Hello, I’m Nicola Carr-White, a Masters by Research graduate (Education), a registered primary school teacher and the founder of Mastery Learning Group. If you're a teacher, it will be obvious to you that students need much more practise time than can be achieved within the lesson context. Add to that, the complicating factor of individual abilities and achievement!

My degree investigated the results of cognitive psychology research1–spaced, retrieval, interleaved practice, and metacognition factors–to apply them to a tool known as a Mastery Learning Folder designed to support the practise of classroom learning. The tool process now includes the most effective spaced intervals–adaptive2 and expanding3,4 for durable learning,5 and the optimum number of retrievals for short and long term retention6. These strategies combine to create the desirable difficulty that facilitates learning in long-term memory7. My results were examined by Drs Robert Bjork (Desirable Difficulties theorist), John Hattie (Visible Learning) and John Sweller (Cognitive Load Theory).

Additionally, a practical classroom implementation strategy was developed which places the teacher in a management role and divides the remaining workload between the available human resources, such as parents, education assistants and student leaders.

Schools and teachers interested in exploring how Mastery Learning Folders can assist them to meet differentiated learning needs through tailored practise are invited to request on-site or virtual professional learning.

 Video presentations of my research from the 2022 Dyslexia-Speld Conference and Research Ed Conference can be accessed below.

With kind regards,





1. Dunlosky, J., Rawson, K. A., Marsh, E. J., Nathan, M. J., & Willingham, D. T. (2013). Improving students’ learning with effective learning techniques: Promising directions from cognitive and educational psychology. Psychological Science in the Public Interest, 14(1), 4-58.

2. Mettler, E., Massey, C. M., & Kellman, P. J. (2016). A comparison of adaptive and fixed schedules of practice. Journal of Experimental Psychology: General, 145(7), 897-917. https://doi.org/10.1037/xge0000170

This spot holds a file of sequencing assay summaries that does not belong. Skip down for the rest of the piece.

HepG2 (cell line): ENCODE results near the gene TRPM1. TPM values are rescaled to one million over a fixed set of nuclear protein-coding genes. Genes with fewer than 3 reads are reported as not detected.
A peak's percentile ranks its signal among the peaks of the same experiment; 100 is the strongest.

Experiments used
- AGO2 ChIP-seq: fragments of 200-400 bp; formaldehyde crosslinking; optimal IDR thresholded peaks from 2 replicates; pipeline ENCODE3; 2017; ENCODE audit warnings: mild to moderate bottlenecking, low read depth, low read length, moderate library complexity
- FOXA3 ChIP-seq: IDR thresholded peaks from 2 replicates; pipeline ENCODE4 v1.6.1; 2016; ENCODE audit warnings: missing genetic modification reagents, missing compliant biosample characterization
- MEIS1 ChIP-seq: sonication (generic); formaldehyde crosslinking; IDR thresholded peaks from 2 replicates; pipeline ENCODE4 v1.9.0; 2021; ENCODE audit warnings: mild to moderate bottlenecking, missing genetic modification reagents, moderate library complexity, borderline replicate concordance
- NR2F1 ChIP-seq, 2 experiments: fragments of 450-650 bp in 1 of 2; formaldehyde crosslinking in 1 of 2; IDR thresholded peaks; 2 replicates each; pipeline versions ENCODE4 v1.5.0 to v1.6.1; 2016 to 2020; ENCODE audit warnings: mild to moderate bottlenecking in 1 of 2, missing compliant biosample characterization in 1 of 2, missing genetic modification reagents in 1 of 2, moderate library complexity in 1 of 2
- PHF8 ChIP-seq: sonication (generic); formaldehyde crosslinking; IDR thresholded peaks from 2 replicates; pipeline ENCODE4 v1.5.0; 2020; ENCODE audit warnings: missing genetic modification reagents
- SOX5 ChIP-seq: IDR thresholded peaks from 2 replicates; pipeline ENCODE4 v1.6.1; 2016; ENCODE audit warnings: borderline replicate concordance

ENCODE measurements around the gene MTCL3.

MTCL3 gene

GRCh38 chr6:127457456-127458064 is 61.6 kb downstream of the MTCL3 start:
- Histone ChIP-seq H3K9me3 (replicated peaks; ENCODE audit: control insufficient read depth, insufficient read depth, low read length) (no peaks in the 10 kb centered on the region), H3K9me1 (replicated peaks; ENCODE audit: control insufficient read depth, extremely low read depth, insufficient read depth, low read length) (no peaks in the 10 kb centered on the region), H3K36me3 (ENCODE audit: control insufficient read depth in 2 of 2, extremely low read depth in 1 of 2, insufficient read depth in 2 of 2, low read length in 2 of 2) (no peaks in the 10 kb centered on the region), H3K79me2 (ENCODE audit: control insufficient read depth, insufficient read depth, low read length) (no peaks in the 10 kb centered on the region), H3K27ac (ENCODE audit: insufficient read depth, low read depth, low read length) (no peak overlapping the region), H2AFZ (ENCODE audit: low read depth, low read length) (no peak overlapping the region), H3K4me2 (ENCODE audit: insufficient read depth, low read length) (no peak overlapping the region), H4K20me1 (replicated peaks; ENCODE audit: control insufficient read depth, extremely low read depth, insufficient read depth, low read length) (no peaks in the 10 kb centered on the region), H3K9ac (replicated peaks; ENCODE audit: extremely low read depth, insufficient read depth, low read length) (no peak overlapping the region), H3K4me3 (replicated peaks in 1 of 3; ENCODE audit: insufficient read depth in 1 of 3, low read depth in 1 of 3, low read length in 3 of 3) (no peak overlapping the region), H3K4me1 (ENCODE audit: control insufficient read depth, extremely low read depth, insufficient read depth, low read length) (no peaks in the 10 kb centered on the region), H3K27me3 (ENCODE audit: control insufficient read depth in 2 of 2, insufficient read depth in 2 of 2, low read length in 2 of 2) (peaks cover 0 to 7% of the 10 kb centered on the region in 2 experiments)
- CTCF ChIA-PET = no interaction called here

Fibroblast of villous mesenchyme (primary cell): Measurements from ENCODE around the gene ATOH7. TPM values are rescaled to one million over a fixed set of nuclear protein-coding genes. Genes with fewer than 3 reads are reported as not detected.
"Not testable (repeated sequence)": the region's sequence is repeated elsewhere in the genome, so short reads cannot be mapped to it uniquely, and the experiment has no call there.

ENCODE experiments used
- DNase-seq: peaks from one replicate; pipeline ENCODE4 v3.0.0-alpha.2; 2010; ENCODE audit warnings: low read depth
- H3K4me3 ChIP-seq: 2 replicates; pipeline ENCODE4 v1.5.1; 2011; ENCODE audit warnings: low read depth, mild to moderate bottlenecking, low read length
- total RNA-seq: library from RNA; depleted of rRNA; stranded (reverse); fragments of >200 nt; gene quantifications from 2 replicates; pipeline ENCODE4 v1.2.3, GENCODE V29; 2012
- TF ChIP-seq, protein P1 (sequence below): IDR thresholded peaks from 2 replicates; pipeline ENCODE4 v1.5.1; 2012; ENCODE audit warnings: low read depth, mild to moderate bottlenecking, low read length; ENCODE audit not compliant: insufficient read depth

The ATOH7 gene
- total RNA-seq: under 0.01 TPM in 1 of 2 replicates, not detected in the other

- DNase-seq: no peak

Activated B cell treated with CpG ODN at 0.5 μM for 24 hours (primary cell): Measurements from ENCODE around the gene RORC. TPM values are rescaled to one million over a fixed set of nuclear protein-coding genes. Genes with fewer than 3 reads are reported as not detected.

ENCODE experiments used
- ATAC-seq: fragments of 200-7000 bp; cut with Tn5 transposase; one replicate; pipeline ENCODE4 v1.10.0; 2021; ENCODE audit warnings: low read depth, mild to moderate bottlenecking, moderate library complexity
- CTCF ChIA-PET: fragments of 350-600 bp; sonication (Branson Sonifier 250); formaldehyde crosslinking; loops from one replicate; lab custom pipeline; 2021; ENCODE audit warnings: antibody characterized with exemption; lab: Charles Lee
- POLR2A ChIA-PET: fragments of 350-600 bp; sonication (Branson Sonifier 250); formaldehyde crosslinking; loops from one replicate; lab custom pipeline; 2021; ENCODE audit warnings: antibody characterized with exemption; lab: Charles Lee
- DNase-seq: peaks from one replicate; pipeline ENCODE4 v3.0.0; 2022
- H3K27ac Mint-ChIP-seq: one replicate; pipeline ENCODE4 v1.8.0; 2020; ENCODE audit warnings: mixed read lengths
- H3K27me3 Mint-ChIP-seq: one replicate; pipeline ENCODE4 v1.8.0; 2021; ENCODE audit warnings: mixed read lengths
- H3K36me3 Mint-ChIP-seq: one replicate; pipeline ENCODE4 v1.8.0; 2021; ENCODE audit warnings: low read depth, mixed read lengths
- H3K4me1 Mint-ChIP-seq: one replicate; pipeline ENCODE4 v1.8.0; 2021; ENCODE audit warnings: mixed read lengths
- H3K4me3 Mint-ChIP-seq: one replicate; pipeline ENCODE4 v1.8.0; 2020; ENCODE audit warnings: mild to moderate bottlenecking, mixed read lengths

3. Kang, S., Lindsey, R., Mozer, M., & Pashler, H. (2014). Retrieval practice over the long term: Should spacing be expanding or equal-interval? Psychonomic Bulletin & Review, 21(6), 1544-1550. https://doi.org/10.3758/s13423-014-0636-z

4. Küpper-Tetzel, C. E., Kapler, I. V., & Wiseheart, M. (2014). Contracting, equal, and expanding learning schedules: The optimal distribution of learning sessions depends on retention interval. Memory & Cognition, 42(5), 729-741. https://doi.org/10.3758/s13421-014-0394-1

5. Cepeda, N. J., Vul, E., Rohrer, D., Wixted, J. T., & Pashler, H. (2008). Spacing effects in learning: A temporal ridgeline of optimal retention. Psychological Science in the Public Interest, 19(11), 1095-1102. https://doi.org/10.1111/j.1467- 9280.2008.02209.x

6. Rawson, K., & Dunlosky, J. (2011). Optimizing schedules of retrieval practice for durable and efficient learning: How much is enough? Journal of Experimental Psychology: General, 140, 283- 302. https://doi.org/10.1037/a0023956

7. Bjork, R. A., & Bjork, E. L. (2020). Desirable difficulties in theory and practice. Journal of Applied Research in Memory and Cognition, 9(4), 475-479.

Research MEd Results

“If you repeat the same thought-demanding task again and again, it will eventually become automatic: your brain will change so that you can complete the task without thinking about it.” (Willingham, 2009,p. 8)